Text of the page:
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Anne Beetem Acker

Line of MIDI-based reproducing player pianos introduced by Yamaha Corporation in 1982 (1986 in North America). The Disklavier system combines an acoustic piano with an electromechanical player-piano system. As in other such systems, fibre-optic sensors register the movement of keys, hammers, and pedals during performance, while the digital controller operates a bank of solenoids installed under the piano’s key bed; one solenoid is positioned under the tail of each key, with additional solenoids connected to the pedal rods. Performance information is stored digitally on CD-ROM, floppy discs (still used for many accompaniments for instructional piano material), or a hard drive. Disklavier systems can be connected to sequencers, tone modules, and computers via MIDI and Ethernet. A built-in speaker system attached to the case under the soundboard is used to play back optional digital piano sound and especially for playback of accompanying orchestral or vocal tracks.

Unlike other electronic player systems, the Disklavier is only installed in new Yamaha pianos and only at the factory. It cannot be installed in older Yamahas or other brands of pianos. Compared with other systems, the Disklavier’s recording capability is generally regarded to be of the highest quality and sophistication. Of the Disklavier models available in ...

Article

Hugh Davies

A polyphonic digital synthesizer developed by Dean Wallraff in the late 1970s and manufactured by his company Digital Music Systems of Boston, MA (originally Brooklyn, NY) beginning in 1980. The DMX-1000 was designed to be controlled by a master computer, such as the PDP 11 made by the Digital Equipment Corporation (which also forms part of the DMX-1010 package). The complete system includes a visual display unit, two disc drives, an alphanumeric keyboard and a real time control panel. The first commercially-produced digital synthesizer offering microprogramming, the DMX-1000 has a ‘transparent’ capability, permitting any combination of synthesizer modules to be programmed using the Music 1000 digital signal processing language (which was developed for the DMX-1000). It allows signal processing of synthesized, live, and pre-recorded sounds, and was used for speech synthesis. Faced with competition from Yamaha, Wallraff left the synthesizer business in the mid-1980s and turned first to composing, then to Internet distribution of educational software, and finally to practising law. (D. Wallraff: ‘The DMX-...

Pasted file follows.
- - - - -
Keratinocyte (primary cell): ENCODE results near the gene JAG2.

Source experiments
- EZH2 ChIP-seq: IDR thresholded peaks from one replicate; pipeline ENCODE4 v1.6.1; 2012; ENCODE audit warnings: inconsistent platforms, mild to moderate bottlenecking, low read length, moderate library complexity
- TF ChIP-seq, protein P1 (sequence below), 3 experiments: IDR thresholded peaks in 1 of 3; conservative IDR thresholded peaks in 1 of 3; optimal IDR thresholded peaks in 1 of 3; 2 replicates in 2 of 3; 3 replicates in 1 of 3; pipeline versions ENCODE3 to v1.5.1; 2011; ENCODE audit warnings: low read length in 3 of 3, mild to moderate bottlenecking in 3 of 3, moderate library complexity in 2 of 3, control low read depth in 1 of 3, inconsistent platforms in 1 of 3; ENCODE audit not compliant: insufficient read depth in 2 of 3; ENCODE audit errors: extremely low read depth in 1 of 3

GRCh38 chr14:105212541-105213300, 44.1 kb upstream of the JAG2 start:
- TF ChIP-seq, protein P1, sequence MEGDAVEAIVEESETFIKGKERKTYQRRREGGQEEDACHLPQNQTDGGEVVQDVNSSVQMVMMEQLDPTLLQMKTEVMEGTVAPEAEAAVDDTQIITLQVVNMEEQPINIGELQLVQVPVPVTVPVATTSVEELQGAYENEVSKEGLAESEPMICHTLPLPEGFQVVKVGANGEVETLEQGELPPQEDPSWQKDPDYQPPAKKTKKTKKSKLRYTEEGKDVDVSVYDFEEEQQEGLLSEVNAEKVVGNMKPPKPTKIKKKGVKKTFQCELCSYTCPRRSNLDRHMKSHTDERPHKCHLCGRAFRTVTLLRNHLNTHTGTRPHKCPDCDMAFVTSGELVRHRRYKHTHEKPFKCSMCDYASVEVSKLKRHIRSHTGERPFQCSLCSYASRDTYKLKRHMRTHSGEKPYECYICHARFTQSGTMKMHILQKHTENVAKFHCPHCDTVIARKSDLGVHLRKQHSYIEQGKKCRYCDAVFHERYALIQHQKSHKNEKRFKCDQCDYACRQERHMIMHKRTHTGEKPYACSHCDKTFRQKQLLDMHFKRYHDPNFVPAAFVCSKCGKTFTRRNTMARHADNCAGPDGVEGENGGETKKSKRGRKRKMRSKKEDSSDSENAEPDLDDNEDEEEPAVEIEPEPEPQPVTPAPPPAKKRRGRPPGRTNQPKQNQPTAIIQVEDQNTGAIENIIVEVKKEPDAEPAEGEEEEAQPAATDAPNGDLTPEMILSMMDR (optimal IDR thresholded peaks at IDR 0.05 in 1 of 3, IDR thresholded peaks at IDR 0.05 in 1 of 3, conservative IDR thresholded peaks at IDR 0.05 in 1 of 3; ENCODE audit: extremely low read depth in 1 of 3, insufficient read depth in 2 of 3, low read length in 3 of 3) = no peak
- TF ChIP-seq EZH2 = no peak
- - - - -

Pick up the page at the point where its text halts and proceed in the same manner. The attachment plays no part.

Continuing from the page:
Article

Laurence Libin

American firm of piano makers, active in New York from 1791 to 1793. The brief partnership of Thomas Dodds (b England; d ?New York, c1799) and Christian Claus (b ?Stuttgart, Germany; d New York, after 1799) was among the first to establish the piano industry in New York.

Dodds arrived in New York from London in 1785. In an advertisement in the Independent Journal of 13 August 1785, he offered to sell, repair, and tune string, wind, and keyboard instruments at his house on Queen Street, and cited his experience as an organ, harpsichord, and piano maker for “upwards of twenty years.” He was granted American citizenship in 1788. In 1789 he sold a piano to George Washington for his stepdaughter’s lessons. He was also active as a mahogany merchant from 1789 to 1793. In 1783 Claus had received a patent in London for a key mechanism applied to the English guitar. In New York he continued to build English guitars and repair violins; he is listed in city directories from ...

Article

Brandon Smith